The Wheel Thing
Despite brittle bones, Andrew Reid is taking the Komets to the top.
From the February 25, 2009 Philadelphia Weekly.
Andrew Reid wants the ball.
He glides down the side of the court, quickly coming to a stop near the baseline. He pivots toward the lane and waves his strong, calloused hands at his teammates.
"I'm wide open!" he bellows, scrunching his lips as he watches one of his teammates shoot the ball.
As the ball clanks off the rim, Reid spins, rolls down court, weaves in front of his frustrated opponent, and barks steadily.
"Turn, turn, turn!" he urges. "Defense!"
When one of his teammates on the Temple Rolling Owls wheelchair basketball team snags a loose ball, Reid, 15, flies back toward his basket, cuts to the corner and screams, "Kick it out!"
He catches a bounce pass, pokes his tongue out the right side of his mouth and drives toward the hoop. It doesn't matter to him that he's barely 4 feet tall and only 110 pounds. Reid dribbles into a crowd of older, beefier players from the Delaware Destroyers and launches a shot.
It doesn't drop but it doesn't really matter. His team is easily crushing their opponent.
And besides, Reid isn't even supposed to be here right now.
A sophomore at West Philadelphia's School of the Future, Reid is one of the star players on Katie's Komets, the only competitive, junior-level wheelchair basketball team in Pennsylvania. In March, the Komets will play in their fifth straight National Wheelchair Basketball championship tournament.
The team, which practices every Saturday at the Carousel House on Belmont Avenue, is open to teens with spina bifida, cerebral palsy, muscular dystrophy, cancer or any other physical or developmental challenges.
Reid has osteogenesis imperfecta, also known as brittle bones disease. He breaks easily, especially during the winter months.
"I hurt my shoulder so I'm not supposed to be playing much," he grudgingly admits.
He's supposed to be saving himself for the big tournament. He practiced with the Komets earlier in the day, but when a team he moonlights with, the Rolling Owls, has a game, Reid can't resist.
"I'm really competitive," he says. "I hate to lose. I take wheelchair basketball very, very seriously."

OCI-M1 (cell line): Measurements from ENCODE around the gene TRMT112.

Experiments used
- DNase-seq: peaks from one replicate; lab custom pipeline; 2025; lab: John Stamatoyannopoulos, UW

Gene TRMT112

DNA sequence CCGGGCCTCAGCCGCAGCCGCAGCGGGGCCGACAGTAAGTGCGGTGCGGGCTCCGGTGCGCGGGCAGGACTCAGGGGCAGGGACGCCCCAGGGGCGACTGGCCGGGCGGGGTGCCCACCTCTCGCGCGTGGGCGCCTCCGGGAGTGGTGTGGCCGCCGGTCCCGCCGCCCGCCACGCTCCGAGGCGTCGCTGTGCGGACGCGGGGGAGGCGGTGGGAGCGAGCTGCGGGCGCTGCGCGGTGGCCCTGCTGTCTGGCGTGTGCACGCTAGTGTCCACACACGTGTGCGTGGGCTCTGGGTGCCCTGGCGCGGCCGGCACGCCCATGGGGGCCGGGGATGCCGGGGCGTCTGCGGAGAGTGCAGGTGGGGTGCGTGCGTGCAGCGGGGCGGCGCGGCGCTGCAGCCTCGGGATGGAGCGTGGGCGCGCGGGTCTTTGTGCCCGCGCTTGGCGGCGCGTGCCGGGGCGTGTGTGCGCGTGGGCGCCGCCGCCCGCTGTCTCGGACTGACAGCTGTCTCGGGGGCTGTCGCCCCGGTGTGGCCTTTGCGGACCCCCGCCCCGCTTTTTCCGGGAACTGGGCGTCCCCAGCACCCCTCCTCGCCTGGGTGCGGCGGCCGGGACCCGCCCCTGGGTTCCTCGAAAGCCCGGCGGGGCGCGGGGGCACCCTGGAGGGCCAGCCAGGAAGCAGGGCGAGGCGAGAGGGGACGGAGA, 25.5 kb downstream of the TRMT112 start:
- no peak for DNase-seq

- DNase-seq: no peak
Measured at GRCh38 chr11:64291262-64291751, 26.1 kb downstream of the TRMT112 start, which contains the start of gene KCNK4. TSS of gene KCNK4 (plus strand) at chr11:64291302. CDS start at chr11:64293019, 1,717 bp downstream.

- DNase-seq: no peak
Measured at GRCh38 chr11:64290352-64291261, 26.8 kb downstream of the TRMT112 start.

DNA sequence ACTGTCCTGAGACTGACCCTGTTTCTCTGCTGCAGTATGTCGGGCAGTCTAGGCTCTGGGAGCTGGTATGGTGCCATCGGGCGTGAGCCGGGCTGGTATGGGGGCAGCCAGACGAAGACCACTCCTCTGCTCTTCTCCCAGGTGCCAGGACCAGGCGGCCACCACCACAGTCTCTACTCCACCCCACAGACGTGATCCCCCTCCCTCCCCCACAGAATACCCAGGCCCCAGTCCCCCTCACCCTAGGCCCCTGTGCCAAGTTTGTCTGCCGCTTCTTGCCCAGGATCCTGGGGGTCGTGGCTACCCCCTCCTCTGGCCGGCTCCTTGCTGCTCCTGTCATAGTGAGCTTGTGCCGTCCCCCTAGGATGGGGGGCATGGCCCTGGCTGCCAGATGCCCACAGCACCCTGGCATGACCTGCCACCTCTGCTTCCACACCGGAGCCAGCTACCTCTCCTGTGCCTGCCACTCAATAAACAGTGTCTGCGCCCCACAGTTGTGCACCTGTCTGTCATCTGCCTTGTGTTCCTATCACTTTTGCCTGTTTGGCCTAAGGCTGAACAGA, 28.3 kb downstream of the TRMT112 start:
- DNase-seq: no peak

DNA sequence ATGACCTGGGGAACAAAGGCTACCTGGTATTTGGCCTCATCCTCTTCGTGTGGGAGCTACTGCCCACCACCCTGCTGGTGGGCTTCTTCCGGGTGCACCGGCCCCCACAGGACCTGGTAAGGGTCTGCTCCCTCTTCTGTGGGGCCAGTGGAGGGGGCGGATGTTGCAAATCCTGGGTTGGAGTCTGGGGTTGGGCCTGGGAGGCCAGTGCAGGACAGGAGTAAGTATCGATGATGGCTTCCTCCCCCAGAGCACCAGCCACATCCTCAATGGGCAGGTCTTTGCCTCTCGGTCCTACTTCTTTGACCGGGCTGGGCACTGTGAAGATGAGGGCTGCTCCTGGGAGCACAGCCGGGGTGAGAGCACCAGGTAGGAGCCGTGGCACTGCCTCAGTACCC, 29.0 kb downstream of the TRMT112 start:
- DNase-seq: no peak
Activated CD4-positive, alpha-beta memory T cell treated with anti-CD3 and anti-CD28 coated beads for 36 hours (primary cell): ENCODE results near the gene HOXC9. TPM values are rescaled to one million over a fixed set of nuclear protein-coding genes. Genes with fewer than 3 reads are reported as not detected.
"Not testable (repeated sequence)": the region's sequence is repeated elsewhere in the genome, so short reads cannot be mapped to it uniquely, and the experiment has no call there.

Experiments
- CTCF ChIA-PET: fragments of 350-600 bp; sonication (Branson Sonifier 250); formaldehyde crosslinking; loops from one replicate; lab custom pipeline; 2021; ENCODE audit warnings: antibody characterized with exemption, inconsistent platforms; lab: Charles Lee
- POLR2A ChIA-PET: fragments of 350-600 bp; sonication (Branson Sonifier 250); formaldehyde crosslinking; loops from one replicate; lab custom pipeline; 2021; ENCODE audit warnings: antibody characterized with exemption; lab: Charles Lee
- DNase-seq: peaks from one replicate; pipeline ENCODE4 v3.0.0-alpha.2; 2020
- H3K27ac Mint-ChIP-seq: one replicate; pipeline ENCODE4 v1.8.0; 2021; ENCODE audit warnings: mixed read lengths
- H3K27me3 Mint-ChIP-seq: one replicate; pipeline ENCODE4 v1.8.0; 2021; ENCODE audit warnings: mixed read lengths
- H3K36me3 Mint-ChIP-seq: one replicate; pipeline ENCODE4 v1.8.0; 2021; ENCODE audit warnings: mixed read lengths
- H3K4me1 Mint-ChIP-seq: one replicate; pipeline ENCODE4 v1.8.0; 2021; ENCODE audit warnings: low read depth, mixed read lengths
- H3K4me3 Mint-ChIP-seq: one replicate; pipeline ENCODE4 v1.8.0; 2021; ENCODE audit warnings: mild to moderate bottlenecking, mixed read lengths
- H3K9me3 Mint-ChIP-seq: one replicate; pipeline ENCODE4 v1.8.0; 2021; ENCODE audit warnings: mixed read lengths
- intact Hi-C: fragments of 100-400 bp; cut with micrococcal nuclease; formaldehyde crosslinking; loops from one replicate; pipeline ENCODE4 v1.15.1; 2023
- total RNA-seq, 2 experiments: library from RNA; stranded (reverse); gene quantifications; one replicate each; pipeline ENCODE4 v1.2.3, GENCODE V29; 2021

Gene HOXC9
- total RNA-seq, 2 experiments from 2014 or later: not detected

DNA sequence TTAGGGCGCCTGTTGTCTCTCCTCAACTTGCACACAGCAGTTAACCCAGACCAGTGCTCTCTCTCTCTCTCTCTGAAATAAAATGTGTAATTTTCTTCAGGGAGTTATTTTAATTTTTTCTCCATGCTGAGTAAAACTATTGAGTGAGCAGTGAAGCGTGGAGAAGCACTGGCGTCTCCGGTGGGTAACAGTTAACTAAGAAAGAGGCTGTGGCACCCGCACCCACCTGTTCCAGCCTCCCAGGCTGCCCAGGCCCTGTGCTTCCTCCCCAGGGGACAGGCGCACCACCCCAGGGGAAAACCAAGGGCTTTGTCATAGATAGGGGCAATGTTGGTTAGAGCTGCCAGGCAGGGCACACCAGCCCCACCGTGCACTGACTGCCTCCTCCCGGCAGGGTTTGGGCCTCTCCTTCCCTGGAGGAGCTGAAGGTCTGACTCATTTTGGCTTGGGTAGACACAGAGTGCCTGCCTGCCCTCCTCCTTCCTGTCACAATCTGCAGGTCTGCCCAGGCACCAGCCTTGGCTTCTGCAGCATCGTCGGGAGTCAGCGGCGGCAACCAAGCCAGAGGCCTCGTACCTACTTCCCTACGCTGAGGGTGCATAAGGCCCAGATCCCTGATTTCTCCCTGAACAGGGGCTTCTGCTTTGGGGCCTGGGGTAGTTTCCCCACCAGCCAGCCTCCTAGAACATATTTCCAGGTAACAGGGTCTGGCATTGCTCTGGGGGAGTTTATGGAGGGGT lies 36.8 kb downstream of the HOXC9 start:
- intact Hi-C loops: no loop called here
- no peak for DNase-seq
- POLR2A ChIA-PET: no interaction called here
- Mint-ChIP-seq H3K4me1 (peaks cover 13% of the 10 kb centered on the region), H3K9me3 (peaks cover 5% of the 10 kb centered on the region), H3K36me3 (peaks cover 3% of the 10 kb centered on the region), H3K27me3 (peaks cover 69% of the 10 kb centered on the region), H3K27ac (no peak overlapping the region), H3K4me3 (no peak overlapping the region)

There were no wheelchair basketball teams for youth in the region until Stuart Greenberg, the former director of the Carousel House, started the team in 1996. He reached out to Joe Kirlin, a longtime welder from South Philadelphia, for sponsorship.
Kirlin's 10-year old daughter, Katie, became paralyzed from the waist down when a tumor crushed her spinal cord in 1987. Between operations, Katie competed in wheelchair games across the country. She won medals at the junior National Wheelchair Games, and set a national record in swimming.
"Playing wheelchair games gave her hope," says Kirlin, 60. "Going to all these events and seeing all these other people in a similar situation, it made her feel like she could achieve anything."
The cost of competing - travel expenses, hotels and meals - was enormous. So a group of Kirlin's neighborhood friends, mostly longshoreman, organized a charity golf tournament. They raised $800.
Katie succumbed to cancer in 1989 but the golf tournament in her honor has continued annually. The 21st event in 2008 raised more than $60,000. Over the years, Kirlin estimates they've raised more than $1.3 million, and all of the money helps defray costs for young people participating in wheelchair sports.
The Komets are the pride of the Katie Kirlin Fund. The program has a national reputation, and over the last five years, nine Komets earned scholarships to play wheelchair basketball in college. Sarah Poiesz, a current Komet, is weighing offers from several universities.
"That man is a saint," Sarah's mother, Lynne Poiesz, says of Joe Kirlin. "I don't think he even recognizes the significance of what he's doing."
"If I couldn't play wheelchair basketball, I don't know what I'd do," says Reid, a Wynnefield resident whose mother works two jobs. "It's really helped me out in life."
He's become a team leader, and he's more independent all around. Despite his fragile legs that can sustain his body weight only for brief periods, Reid learned to shuttle himself around the region using mass transit. He maneuvers city streets in his wheelchair while carrying his basketball wheelchair and gear.
Every day, he shoots 500 baskets and sprints numerous suicides. He lifts weights three times per week. He spends all of his free time on the court - playing, observing and absorbing everything.
"He probably knows more about the game than anyone on the team," says Jordan Prusack, coach of the Komets. "He's a born point guard, a general on the court."
Reid hopes to parlay his talents into a college scholarship. Then he wants to become a lawyer and sports agent.
His greatest fault is an insatiable love of the game.
Reid arrived at the court at 9 a.m., practiced with the Komets at noon, started the game with the Rolling Owls at 3, and he's still yapping now at 4.
"Come on!" he implores. "Let's shut them down!"
Prusack, who disapproves of Reid's extracurricular game, says, "They'll shove him out of here when they shut the lights off."